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Bring back our rail lines: regional communities sitting on disused rail line ‘goldmines’

Aug 12, 2019Media releases News


12 August 2019

Disused rail lines in regional areas throughout the state are a goldmine waiting to be used – particularly during times of drought, rail workers say.

Rail, Tram and Bus Union NSW Secretary, Alex Claassens, said a move by Southern Shorthaul Railroad (SSR) to start carting water by train between Centennial Coal’s Charbon and Airlie mines near Lithgow should be seen as a wake-up call to other areas.

Trains carrying 725,000 litres of water a day are being used on the 40km route between the two mines.

“There are disused rail lines in many parts of the state that are begging to be reopened or, at a minimum, properly preserved,” Mr Claassens said.

“The SSR example in regional NSW is a great one. Transporting water between sites by train is not only helping drought affected areas, but it’s also creating jobs.

“Rail is a much better alternative to road for a myriad of reasons. There’s little doubt the smartest and safest way of transporting goods.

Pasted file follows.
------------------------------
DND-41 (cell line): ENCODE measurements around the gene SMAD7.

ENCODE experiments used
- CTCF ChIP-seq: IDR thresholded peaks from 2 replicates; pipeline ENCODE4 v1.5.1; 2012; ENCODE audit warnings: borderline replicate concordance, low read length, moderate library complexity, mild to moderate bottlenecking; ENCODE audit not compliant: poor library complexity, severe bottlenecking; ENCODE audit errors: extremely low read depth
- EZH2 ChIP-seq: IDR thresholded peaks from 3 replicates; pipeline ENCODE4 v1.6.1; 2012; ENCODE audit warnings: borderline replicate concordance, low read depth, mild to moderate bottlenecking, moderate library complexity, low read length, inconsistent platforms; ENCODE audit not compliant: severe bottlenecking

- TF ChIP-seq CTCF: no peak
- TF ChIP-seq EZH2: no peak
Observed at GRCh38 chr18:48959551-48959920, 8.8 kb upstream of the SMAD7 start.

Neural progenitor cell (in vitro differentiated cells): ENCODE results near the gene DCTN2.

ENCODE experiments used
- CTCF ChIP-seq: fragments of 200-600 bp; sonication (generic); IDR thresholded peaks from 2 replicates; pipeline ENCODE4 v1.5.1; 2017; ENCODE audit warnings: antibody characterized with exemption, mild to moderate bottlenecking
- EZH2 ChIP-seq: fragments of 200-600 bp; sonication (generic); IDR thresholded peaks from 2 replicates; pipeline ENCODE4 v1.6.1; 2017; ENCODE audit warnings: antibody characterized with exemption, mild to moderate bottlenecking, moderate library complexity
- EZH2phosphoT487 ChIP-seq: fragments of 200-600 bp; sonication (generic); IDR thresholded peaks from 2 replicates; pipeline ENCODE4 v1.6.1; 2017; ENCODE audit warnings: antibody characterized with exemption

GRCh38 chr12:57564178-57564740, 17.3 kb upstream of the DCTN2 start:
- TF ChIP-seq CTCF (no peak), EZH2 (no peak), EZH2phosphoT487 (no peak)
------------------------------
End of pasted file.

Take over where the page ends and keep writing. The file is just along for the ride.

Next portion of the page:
“There are debates raging in a many communities at the moment about what to do with disused rail lines.

“Reopening disused lines such as the Blayney to Demondrille line, the Armidale to Tenterfield line, Casino to Murwillumbah line, and the Rylstone to Mudgee line make complete sense.

“We also need to be preserving other disused rail corridors to ensure that future governments have the option of restoring rail services.

“What’s clear is that rail trails should be developed only as temporary measures, to ensure rail corridors and infrastructure are protected and used productively until such time as rail services can be restored.

“Particularly at the moment, when our regional communities are being hit hard by drought and unemployment, we’ve got to start looking at smarter ways of doing things and rail is often the answer.

“Our governments should be looking at rail as a realistic, sensible solution for assisting drought-affected businesses and communities; getting trucks off our roads; and boosting employment.”

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